Similarly, Andebrhan Welde Giorgis wrote in his book, Eritrea at a Crossroads: A Narrative of Triumph, Betrayal and Hope (2014), that a disagreement he had with President Afwerki when he was governor of the national bank resulted in the sudden appointment of Tekie Beyene to take over his position. He was instructed to vacate his job the same afternoon.

Another example of Afwerki’s arbitrary and abrupt nature in dealing with underlings in his government involved the National Holidays Coordinating Committee. This is the key office that undertakes all national celebrations, including planning and carrying out propaganda. When some of the performances at the Independence Day celebration of May 24, 2010, displeased the president he ousted Zemhret Yohannes, the committee chair and a longstanding executive member of the ruling party.

Later, Afwerki appointed Semere Russom, minister of education, to chair the committee. Barely a year into his term, Russom returned from a trip to China to learn that his position had been taken over by Luel Ghebreab, then chairwoman of the National Union of Eritrean Women (NUEW). Ghebreab herself fell out of favor the next year (both as chair of the holidays committee and chair of the women’s association) and was replaced by Zemede Tekle.

Afwerki is notorious for not providing clear directives when he appoints people to a new position or to launch a big program. Frequently, he meets with people and approves directives while in his car or walking, or when out-of-town on public holidays. Without having adequate knowledge or a full grasp of the new task, newly appointed officials must navigate their way perilously through trial and error.

In the regular cabinet meeting, ministers take turns to present the quarterly or semi-annual reports of their respective ministries through Power Point presentations. All other sensitive issues are handled autonomously by the president and his favorite (at that moment) officials, mainly from the army and security.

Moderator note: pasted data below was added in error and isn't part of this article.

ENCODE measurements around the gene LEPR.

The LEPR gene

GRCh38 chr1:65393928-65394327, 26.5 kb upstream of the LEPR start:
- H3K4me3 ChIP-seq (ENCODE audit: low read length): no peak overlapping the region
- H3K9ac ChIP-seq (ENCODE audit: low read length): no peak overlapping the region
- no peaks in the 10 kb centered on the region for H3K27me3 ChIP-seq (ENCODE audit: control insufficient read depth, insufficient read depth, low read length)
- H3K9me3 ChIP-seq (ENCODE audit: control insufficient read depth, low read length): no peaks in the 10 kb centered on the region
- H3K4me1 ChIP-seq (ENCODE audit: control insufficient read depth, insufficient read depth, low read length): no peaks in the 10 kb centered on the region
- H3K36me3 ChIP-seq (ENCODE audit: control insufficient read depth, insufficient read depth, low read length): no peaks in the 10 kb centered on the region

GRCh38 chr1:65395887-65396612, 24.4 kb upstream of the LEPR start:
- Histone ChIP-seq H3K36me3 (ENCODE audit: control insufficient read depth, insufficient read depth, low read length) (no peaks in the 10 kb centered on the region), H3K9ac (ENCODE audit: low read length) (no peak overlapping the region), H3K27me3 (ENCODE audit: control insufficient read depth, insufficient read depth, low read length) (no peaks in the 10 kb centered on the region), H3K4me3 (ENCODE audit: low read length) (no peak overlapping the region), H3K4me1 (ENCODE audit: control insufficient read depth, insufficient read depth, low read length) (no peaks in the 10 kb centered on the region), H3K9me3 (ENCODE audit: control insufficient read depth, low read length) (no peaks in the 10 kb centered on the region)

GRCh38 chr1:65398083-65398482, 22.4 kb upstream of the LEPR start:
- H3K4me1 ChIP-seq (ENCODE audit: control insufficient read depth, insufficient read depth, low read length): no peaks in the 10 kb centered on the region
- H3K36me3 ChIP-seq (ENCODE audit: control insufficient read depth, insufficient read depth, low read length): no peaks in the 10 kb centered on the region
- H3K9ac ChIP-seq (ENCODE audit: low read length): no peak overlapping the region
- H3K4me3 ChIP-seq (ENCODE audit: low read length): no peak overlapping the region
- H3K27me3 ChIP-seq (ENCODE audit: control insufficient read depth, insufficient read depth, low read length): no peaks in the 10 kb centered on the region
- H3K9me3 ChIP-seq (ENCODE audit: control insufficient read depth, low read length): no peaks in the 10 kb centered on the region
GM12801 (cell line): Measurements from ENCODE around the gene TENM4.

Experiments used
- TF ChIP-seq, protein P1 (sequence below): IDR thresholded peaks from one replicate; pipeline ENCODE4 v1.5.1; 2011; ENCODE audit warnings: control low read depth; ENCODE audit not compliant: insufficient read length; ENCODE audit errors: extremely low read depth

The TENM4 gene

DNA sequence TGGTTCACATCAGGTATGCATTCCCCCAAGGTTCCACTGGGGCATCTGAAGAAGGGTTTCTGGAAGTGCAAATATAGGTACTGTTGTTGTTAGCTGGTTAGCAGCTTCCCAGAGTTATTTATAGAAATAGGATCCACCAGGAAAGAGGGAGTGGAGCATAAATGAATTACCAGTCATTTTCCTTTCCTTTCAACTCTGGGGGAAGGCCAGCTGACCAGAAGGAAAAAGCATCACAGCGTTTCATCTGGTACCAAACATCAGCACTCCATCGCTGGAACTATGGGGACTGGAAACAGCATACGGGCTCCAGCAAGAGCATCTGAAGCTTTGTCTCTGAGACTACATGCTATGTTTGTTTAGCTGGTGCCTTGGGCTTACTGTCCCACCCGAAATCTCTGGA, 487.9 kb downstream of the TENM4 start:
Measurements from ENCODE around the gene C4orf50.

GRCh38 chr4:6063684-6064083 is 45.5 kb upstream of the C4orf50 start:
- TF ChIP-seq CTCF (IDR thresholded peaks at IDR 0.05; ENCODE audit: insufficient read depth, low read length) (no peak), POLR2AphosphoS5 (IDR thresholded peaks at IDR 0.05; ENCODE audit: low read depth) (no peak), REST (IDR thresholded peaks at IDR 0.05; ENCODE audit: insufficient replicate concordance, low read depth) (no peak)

Corruption is not only tolerated but encouraged, and the president uses it to buy loyalty. Relatively incorruptible government officials are considered a potential threat, so Afwerki makes sure he appoints loyal subordinates who will report directly to him.

Since the mid-2000s, the president has started a so-called “tour of inspection” that allows him to personally monitor all development projects across the country. During these tours, he advises or instructs private businesses and hands down directives directly affecting these government projects. Disregarding the expertise of professionals or ignoring them entirely, Afwerki approves projects that cost millions. For example, during the second half of the 2000s, all Eritrea was talking about a dam project called Gerset – a name that became ubiquitous in the national media. Afwerki was the sole architect and engineer for the project, which he launched against the repeated advice of professionals. Although the intended goal was irrigation, after Gerset was built, (not unexpectedly) the whole project proved to be a failure. It sustained massive cost over-runs due to the huge cost of pumping water uphill. Fast forward to today, and the whole embarrassing project has faded away from the collective memory.

Continue reading on Africa is a country

By Abraham T. Zere

Peacebuilding in Africa: why the media matters

The appointment of United Nations (UN) Secretary-General António Guterres in January has many wondering how he will take forward the recommendations of three major UN reviews on peacebuilding, peacekeeping and women, and peace and security, conducted in 2015. All three reviews emphasise the role of the media as an actor, rather than an onlooker, in conflict – and argue for local media to be included in peacekeeping and peacebuilding processes.

Still, this inclusivity – which former UN Secretary-General Ban Ki-moon defines as ‘the extent and manner in which the views and needs of the parties to conflict are represented, heard and integrated into a peace process’ – remains elusive.